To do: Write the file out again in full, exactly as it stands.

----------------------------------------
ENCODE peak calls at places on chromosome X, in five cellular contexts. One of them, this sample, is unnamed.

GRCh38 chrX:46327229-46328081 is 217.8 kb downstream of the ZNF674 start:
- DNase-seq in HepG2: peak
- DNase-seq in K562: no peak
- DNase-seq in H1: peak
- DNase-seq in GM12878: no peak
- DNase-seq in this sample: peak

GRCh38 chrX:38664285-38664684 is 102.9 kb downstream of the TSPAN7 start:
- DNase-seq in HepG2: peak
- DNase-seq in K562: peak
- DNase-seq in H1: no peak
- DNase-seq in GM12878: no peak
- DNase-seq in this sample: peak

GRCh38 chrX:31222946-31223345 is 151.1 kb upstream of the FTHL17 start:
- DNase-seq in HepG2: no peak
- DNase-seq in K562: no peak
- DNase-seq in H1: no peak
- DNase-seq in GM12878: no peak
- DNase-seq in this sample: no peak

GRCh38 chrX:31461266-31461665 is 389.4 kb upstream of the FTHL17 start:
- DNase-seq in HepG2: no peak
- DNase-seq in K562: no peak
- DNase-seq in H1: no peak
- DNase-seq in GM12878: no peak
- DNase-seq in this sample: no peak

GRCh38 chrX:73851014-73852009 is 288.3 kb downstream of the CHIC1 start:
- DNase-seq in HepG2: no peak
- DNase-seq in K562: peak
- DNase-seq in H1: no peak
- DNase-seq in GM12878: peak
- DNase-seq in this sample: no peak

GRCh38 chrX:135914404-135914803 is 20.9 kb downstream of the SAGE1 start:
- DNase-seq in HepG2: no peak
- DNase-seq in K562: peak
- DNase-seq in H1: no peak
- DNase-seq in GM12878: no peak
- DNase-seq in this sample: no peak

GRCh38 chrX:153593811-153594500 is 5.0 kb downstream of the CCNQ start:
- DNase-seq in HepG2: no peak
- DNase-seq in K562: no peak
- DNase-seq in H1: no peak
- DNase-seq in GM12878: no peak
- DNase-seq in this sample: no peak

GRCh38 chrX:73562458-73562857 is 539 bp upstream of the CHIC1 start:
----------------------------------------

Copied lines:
ENCODE peak calls at places on chromosome X, in five cellular contexts. One of them, this sample, is unnamed.

GRCh38 chrX:46327229-46328081 is 217.8 kb downstream of the ZNF674 start:
- DNase-seq in HepG2: peak
- DNase-seq in K562: no peak
- DNase-seq in H1: peak
- DNase-seq in GM12878: no peak
- DNase-seq in this sample: peak

GRCh38 chrX:38664285-38664684 is 102.9 kb downstream of the TSPAN7 start:
- DNase-seq in HepG2: peak
- DNase-seq in K562: peak
- DNase-seq in H1: no peak
- DNase-seq in GM12878: no peak
- DNase-seq in this sample: peak

GRCh38 chrX:31222946-31223345 is 151.1 kb upstream of the FTHL17 start:
- DNase-seq in HepG2: no peak
- DNase-seq in K562: no peak
- DNase-seq in H1: no peak
- DNase-seq in GM12878: no peak
- DNase-seq in this sample: no peak

GRCh38 chrX:31461266-31461665 is 389.4 kb upstream of the FTHL17 start:
- DNase-seq in HepG2: no peak
- DNase-seq in K562: no peak
- DNase-seq in H1: no peak
- DNase-seq in GM12878: no peak
- DNase-seq in this sample: no peak

GRCh38 chrX:73851014-73852009 is 288.3 kb downstream of the CHIC1 start:
- DNase-seq in HepG2: no peak
- DNase-seq in K562: peak
- DNase-seq in H1: no peak
- DNase-seq in GM12878: peak
- DNase-seq in this sample: no peak

GRCh38 chrX:135914404-135914803 is 20.9 kb downstream of the SAGE1 start:
- DNase-seq in HepG2: no peak
- DNase-seq in K562: peak
- DNase-seq in H1: no peak
- DNase-seq in GM12878: no peak
- DNase-seq in this sample: no peak

GRCh38 chrX:153593811-153594500 is 5.0 kb downstream of the CCNQ start:
- DNase-seq in HepG2: no peak
- DNase-seq in K562: no peak
- DNase-seq in H1: no peak
- DNase-seq in GM12878: no peak
- DNase-seq in this sample: no peak

GRCh38 chrX:73562458-73562857 is 539 bp upstream of the CHIC1 start: